Snyder said that after listening to Calderon she was tempted to tack on several months to his sentence, but chose to stick with the 42 months.
Calderon learned his fate a month after his brother former state Assemblyman Tom Calderon was sentenced to a year in federal custody for laundering bribes taken by his brother.
As part of the plea, Ronald Calderon admitted accepting trips to Las Vegas, jobs for his adult son and daughter and cash for him and Tom Calderon.
In exchange, Calderon advocated for legislation that would help a hospital owner. He also acknowledged that he had pushed for a law to give tax credits to independent films while an undercover FBI agent posing as a film producer showered him with bribes.
Assistant U.S. Atty. Mack E. Jenkins wrote a blistering brief urging the federal judge for a prison sentence for the former state senator, who had asked to be allowed to serve time in home detention or be released after the brief time he already served in jail.
“Here, defendant’s trafficking in his legislative votes (for, by contrast, over $150,000 in benefits) caused a reverberation of negative effects throughout California and put a stain not just on his career, but on the reputation of the state legislature,” Jenkins wrote.
“Here, defendant sold his vote not just to help pay for the expenses of living beyond his means, but for the more banal and predictable aims of corruption — fancy luxuries, fancy parties and fancy people,” Jenkins wrote, attaching to the file a photo Calderon took with rappers Nelly and T.I. at a Las Vegas event.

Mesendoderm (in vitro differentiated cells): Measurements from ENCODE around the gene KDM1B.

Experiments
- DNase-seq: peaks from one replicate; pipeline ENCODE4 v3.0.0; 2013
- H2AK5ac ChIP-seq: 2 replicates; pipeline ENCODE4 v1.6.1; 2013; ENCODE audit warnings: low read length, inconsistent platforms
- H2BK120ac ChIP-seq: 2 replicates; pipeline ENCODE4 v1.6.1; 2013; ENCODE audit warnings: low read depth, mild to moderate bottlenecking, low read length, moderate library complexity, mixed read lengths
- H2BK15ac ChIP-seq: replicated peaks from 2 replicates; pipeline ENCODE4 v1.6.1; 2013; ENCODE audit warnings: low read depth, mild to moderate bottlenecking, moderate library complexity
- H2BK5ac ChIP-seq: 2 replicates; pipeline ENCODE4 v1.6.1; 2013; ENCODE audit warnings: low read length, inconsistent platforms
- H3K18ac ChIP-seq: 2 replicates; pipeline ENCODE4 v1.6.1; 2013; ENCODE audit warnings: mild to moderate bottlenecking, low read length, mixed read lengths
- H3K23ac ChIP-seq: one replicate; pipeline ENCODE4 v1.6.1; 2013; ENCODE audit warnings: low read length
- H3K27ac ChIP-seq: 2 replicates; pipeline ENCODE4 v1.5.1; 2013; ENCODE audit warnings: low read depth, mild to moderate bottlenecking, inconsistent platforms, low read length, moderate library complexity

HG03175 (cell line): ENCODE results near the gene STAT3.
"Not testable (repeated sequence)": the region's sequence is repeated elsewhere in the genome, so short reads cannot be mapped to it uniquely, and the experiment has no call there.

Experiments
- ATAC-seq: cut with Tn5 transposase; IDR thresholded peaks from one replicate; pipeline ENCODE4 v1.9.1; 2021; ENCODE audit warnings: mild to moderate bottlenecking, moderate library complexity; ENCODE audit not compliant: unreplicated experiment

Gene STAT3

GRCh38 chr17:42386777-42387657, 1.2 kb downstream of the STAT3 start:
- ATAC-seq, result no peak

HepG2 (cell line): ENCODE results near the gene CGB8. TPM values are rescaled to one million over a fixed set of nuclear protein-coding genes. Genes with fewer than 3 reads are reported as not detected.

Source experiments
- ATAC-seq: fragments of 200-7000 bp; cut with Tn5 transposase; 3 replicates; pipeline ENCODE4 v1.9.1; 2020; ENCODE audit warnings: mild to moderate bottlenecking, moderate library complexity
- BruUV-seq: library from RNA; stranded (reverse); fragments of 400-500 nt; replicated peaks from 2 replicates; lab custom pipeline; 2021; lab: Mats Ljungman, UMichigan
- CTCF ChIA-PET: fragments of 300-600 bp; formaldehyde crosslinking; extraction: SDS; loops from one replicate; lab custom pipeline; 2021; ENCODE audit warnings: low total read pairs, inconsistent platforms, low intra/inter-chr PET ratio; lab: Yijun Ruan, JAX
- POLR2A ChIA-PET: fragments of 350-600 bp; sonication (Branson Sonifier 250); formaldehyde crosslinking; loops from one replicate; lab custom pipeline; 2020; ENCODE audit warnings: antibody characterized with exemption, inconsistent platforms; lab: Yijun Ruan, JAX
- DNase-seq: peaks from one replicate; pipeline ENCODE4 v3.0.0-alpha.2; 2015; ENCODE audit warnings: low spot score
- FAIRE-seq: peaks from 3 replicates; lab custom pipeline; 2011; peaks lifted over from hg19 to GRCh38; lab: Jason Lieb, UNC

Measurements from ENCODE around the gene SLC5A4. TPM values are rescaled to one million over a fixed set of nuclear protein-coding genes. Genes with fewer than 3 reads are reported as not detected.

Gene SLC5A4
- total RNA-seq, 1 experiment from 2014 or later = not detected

The Calderon family was a political dynasty for decades in California. A third brother, former Assemblyman Charles Calderon, was not implicated in the corruption scandal. Ronald Calderon’s nephew Ian Calderon is a state assemblyman and the last family member in state elected office. He was not alleged to have any part in the scheme.
The indictment of Ronald Calderon in 2014 was part of an ugly chapter for the state Senate, which saw two other members also suspended after being charged with crimes.
Former Democratic Sen. Leland Yee of San Francisco was sentenced in February to five years in prison for doing political favors in exchange for campaign cash in a separate scheme. Former Democratic state Sen. Roderick D. Wright served a brief jail sentence in 2014 after he was convicted of eight felony counts, including perjury and voting fraud, for lying about living in his state Senate district.
Senate President Pro Tem Kevin de León (D-Los Angeles) said Friday that with the sentencing of Calderon, “the Senate can close the book on a very dark period in its history.
“But its lesson will not be forgotten — that those who seek to trade a sacred trust for self-enrichment will be disgraced and punished,” he added. “There is no room for corruption in this house of democracy.
Good government advocates, including Kathay Feng of California Common Cause, were generally supportive of the judge’s decision. “The sentence of three [and a half] years sends a message that bribery does not pay,” Feng said.
Assemblywoman Cristina Garcia (D-Bell Gardens), whose district overlapped Calderon’s and who had been first to call on Calderon to resign, said, “Today, our community received some justice for his crimes,” She added that the “dark cloud over our community will live with us longer than” Calderon serves in prison.
Patrick McGreevy reported from Sacramento and Joel Rubin reported from Los Angeles.
4:30 p.m.: This article was updated with additional quotes.